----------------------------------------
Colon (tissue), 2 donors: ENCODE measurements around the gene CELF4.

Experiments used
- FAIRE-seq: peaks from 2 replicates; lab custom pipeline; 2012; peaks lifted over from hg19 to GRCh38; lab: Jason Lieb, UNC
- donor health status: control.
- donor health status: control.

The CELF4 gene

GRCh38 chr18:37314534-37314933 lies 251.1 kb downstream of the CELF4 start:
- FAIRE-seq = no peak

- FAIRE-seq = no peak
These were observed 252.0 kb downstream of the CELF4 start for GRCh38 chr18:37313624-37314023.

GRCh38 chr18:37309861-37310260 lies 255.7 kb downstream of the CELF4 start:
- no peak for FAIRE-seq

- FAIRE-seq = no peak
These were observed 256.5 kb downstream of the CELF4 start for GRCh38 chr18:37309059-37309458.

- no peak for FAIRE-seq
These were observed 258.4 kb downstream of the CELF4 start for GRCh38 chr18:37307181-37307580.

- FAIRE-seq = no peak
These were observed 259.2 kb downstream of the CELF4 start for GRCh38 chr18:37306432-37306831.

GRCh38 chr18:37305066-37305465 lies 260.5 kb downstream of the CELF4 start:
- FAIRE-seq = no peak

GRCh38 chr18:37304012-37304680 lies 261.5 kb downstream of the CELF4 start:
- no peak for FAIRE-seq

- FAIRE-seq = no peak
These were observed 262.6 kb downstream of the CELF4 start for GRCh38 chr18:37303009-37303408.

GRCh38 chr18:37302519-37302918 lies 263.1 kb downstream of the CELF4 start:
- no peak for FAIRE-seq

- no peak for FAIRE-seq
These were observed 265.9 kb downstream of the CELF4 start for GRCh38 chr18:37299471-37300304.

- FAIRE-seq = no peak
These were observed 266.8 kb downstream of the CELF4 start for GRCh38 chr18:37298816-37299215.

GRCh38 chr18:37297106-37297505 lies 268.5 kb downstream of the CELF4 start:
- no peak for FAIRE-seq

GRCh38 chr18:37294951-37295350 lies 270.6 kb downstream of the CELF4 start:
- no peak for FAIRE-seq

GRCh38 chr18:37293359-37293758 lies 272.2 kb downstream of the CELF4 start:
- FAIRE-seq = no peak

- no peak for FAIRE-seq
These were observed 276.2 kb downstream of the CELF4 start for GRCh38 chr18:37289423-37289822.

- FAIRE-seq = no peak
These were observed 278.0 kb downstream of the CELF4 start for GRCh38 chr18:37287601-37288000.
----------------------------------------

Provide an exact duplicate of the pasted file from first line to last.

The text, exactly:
Colon (tissue), 2 donors: ENCODE measurements around the gene CELF4.

Experiments used
- FAIRE-seq: peaks from 2 replicates; lab custom pipeline; 2012; peaks lifted over from hg19 to GRCh38; lab: Jason Lieb, UNC
- donor health status: control.
- donor health status: control.

The CELF4 gene

GRCh38 chr18:37314534-37314933 lies 251.1 kb downstream of the CELF4 start:
- FAIRE-seq = no peak

- FAIRE-seq = no peak
These were observed 252.0 kb downstream of the CELF4 start for GRCh38 chr18:37313624-37314023.

GRCh38 chr18:37309861-37310260 lies 255.7 kb downstream of the CELF4 start:
- no peak for FAIRE-seq

- FAIRE-seq = no peak
These were observed 256.5 kb downstream of the CELF4 start for GRCh38 chr18:37309059-37309458.

- no peak for FAIRE-seq
These were observed 258.4 kb downstream of the CELF4 start for GRCh38 chr18:37307181-37307580.

- FAIRE-seq = no peak
These were observed 259.2 kb downstream of the CELF4 start for GRCh38 chr18:37306432-37306831.

GRCh38 chr18:37305066-37305465 lies 260.5 kb downstream of the CELF4 start:
- FAIRE-seq = no peak

GRCh38 chr18:37304012-37304680 lies 261.5 kb downstream of the CELF4 start:
- no peak for FAIRE-seq

- FAIRE-seq = no peak
These were observed 262.6 kb downstream of the CELF4 start for GRCh38 chr18:37303009-37303408.

GRCh38 chr18:37302519-37302918 lies 263.1 kb downstream of the CELF4 start:
- no peak for FAIRE-seq

- no peak for FAIRE-seq
These were observed 265.9 kb downstream of the CELF4 start for GRCh38 chr18:37299471-37300304.

- FAIRE-seq = no peak
These were observed 266.8 kb downstream of the CELF4 start for GRCh38 chr18:37298816-37299215.

GRCh38 chr18:37297106-37297505 lies 268.5 kb downstream of the CELF4 start:
- no peak for FAIRE-seq

GRCh38 chr18:37294951-37295350 lies 270.6 kb downstream of the CELF4 start:
- no peak for FAIRE-seq

GRCh38 chr18:37293359-37293758 lies 272.2 kb downstream of the CELF4 start:
- FAIRE-seq = no peak

- no peak for FAIRE-seq
These were observed 276.2 kb downstream of the CELF4 start for GRCh38 chr18:37289423-37289822.

- FAIRE-seq = no peak
These were observed 278.0 kb downstream of the CELF4 start for GRCh38 chr18:37287601-37288000.